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Re: [css-compositing] Request to move Compositing and Blending spec to CR

From: James Robinson <jamesr@google.com>
Date: Tue, 10 Dec 2013 23:40:38 -0800
Message-ID: <CAD73mdJoo0YV6xSVU6XwrnwUfSjzPEUVFO3UMPz1Kerd=23Z-w@mail.gmail.com>
To: Rik Cabanier <cabanier@gmail.com>
Cc: www-style list <www-style@w3.org>, "public-fx@w3.org" <public-fx@w3.org>, www-svg <www-svg@w3.org>
I have an issue with the way the spec defines clip-to-self:
http://dev.w3.org/fxtf/compositing-1/#groupcompositingcliptoself
"
When compositing, the areas of the composite that may be modified by the
compositing operation, must fall within the shape of the element being
composited (i.e. where  > 0). This is known as "clip to self" in some
graphics libraries. The alternative is to not clip the compositing
operation at all. The results can be seen in the figure below. Some of the
Porter Duff operators are unchanged, because they normally have no effect
outside the source region. The changes can be seen in the clear, source,
source-in, destination-in, source-out and destination-atop.
"

If I understand correctly, this is defining that compositing only occurs
when source pixels have alpha > 0.  There are three problems with this
proposal:

1.) This introduces a sharp discontinuity between near-zero and zero alpha
values
2.) Due to (1), this is highly susceptible to precision issues in
implementations
3.) This is inconsistent with other web technologies like Canvas

(1) This introduces a sharp discontinuity between near-zero alpha values
and zero alpha values.  An alpha value of 256 and 255 render very much the
same, same with a red channel value of 0 vs 1 or any other values.  With
this clip behavior, an alpha value of zero means "do not apply composite
operation" whereas one of very nearly but not quite zero means "apply the
operation" which could result in the final color being entirely different.
 This can produce unexpected results in cases where the alpha value is
naturally close to zero, such as with gradiants or low opacity values, but
especially in combination with (2) - this is highly susceptible to
precision issues.  Depending on how implementations store alpha values in
intermediate steps, how they perform blending operations, and the render
other effects like gradients, filters, text etc two implementations could
end up with vastly different areas with alpha==0 vs alpha < epsilon on the
same content.  With this compositing definition, the final output would be
completely different.  This is a really difficult thing to nail down
especially as implementations consider using more or fewer bits for alpha -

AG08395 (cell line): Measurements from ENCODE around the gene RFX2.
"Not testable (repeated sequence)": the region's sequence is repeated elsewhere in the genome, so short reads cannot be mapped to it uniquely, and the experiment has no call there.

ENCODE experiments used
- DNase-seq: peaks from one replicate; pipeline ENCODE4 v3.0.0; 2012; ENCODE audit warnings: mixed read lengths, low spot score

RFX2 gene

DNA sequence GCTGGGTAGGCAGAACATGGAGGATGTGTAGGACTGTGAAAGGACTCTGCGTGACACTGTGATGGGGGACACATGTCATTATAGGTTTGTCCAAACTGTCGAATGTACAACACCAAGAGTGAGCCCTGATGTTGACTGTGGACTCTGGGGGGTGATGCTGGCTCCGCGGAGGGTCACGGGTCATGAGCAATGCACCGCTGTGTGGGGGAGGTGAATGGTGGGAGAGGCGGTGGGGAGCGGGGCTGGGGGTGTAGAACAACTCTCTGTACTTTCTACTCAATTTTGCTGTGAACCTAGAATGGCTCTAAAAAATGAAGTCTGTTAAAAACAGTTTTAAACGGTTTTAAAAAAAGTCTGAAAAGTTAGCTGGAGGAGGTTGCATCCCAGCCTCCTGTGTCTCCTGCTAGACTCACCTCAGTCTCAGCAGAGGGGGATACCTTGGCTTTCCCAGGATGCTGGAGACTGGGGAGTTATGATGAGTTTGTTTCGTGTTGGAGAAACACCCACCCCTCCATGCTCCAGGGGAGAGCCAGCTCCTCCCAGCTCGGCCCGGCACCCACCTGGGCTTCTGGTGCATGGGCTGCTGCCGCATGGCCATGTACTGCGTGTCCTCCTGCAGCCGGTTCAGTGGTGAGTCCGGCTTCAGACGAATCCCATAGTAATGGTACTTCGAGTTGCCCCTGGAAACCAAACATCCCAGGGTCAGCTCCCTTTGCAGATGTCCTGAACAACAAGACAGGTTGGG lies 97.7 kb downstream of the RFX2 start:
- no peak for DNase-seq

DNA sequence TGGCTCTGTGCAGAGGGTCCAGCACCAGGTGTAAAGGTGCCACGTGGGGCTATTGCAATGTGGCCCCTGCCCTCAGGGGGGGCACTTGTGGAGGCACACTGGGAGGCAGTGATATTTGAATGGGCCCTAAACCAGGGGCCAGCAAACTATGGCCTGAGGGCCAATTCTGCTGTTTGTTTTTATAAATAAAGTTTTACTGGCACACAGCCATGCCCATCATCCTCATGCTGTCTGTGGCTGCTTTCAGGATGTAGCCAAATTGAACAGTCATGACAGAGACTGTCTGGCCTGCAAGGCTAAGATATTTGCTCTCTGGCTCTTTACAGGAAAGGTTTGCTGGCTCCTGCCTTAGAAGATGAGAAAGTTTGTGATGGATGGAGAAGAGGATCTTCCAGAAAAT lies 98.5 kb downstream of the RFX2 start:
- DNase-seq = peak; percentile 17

for instance doing 10 bit/channel, using per-channel alpha for text AA, or
using fewer bits for intermediate results.  This has been a continuing
concrete problem for our implementation in tests that are over-eager about
checking the alpha values.  Often the results will be perceptually
identical but have minor differences in low bits of the alpha or color
channels.

(3) This is inconsistent with canvas.  If you will remember, several years
ago different implementations of the CanvasRenderingContext2D interface had
different behaviors when compositing for non-default compositing modes.
 Firefox applied the compositing operation to the entire canvas, respecting
the current clip, and WebKit applied the compositing operation only to the
"bounds" of the draw.  The issue was there was no reasonable definition of
the "bounds" of the draw.  The implementation didn't use a alpha=0 test and
had surprising behavior in some cases.  After much discussion we decided to
unify on the whole-canvas-respecting-clip behavior.  You can find the
discussion in the archives.  If CSS compositing behaves differently, it
both reintroduces the problems we had with canvas and introduces another
model for web authors to try to deal with an understand.

I think we should change this to the canvas behavior and add a way for
authors to define the region they wish compositing to apply in, perhaps by
using CSS shapes.  If that's not considered desirable for this level of the
spec, we should drop the compositing operations that depend on this and
reintroduce them in a future level with better clipping behavior.  From the
limited discussions I can find on the mailing list it seems that these
cases are considered rather rare for now, so maybe deferring is the way to
go.

- James


On Tue, Dec 3, 2013 at 1:12 PM, Rik Cabanier <cabanier@gmail.com> wrote:

> All,
>
> We would like to request that the CSS and SVG WG approve the compositing
> and blending spec to Candidate Recommendation level. [1]
> The deadline for comments for Last Call was on November 8 2013 and no
> changes were requested.
>
> The 'isolation' [2] property as mark at-risk since there is only 1 partial
> implementation at this point.
>
> The deadline for the earliest progress to PR would be 4 months after CR is
> published,
>
>
> 1: http://www.w3.org/2005/10/Process-20051014/tr#cfi
> 2: http://dev.w3.org/fxtf/compositing-1/#isolation
>
Received on Wednesday, 11 December 2013 07:41:06 UTC

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